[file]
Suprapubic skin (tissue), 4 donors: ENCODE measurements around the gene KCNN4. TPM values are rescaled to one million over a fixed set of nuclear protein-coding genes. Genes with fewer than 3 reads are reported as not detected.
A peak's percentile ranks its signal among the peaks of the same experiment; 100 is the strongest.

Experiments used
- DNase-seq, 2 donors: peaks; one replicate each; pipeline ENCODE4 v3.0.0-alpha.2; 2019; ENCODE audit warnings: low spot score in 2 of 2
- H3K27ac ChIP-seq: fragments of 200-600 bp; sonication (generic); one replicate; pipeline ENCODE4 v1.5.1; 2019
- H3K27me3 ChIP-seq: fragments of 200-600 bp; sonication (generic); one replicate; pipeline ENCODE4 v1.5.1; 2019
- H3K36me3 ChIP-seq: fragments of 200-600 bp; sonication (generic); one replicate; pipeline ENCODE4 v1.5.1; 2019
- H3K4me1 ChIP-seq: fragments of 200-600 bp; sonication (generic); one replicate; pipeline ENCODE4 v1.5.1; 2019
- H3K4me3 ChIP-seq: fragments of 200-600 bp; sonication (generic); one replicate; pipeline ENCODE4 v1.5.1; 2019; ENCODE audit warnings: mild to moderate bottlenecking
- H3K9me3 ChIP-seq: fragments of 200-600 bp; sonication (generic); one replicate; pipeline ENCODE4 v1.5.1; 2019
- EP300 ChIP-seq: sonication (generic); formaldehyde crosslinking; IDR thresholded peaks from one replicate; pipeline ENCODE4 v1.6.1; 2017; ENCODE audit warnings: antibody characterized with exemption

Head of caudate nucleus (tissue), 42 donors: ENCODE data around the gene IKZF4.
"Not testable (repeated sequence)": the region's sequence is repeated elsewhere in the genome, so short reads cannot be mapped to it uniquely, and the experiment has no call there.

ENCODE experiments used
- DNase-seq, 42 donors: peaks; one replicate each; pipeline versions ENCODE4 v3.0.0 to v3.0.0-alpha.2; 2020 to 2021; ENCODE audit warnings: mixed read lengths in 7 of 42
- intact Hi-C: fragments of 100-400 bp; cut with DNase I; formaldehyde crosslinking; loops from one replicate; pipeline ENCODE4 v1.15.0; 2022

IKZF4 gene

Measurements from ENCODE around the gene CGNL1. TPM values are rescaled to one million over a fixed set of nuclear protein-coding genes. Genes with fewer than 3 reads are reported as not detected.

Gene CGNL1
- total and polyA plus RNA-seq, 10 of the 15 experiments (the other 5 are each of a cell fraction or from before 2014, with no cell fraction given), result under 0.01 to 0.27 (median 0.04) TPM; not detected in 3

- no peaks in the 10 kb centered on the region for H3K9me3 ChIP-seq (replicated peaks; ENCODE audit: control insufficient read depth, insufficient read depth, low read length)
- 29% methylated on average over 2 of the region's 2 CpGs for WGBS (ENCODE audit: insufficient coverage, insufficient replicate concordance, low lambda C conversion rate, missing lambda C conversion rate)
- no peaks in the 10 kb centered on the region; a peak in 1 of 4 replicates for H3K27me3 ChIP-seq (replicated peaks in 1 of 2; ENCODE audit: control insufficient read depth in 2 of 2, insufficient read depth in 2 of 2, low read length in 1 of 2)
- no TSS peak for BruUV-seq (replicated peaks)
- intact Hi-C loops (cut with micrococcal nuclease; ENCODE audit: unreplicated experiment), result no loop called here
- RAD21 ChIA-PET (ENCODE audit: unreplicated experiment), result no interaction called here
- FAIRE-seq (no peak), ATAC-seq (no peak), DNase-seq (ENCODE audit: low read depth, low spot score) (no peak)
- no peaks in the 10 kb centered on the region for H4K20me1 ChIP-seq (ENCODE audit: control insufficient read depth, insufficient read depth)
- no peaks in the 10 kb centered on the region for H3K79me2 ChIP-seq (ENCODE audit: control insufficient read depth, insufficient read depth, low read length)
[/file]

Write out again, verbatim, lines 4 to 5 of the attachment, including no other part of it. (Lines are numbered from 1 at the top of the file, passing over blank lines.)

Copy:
- DNase-seq, 2 donors: peaks; one replicate each; pipeline ENCODE4 v3.0.0-alpha.2; 2019; ENCODE audit warnings: low spot score in 2 of 2
- H3K27ac ChIP-seq: fragments of 200-600 bp; sonication (generic); one replicate; pipeline ENCODE4 v1.5.1; 2019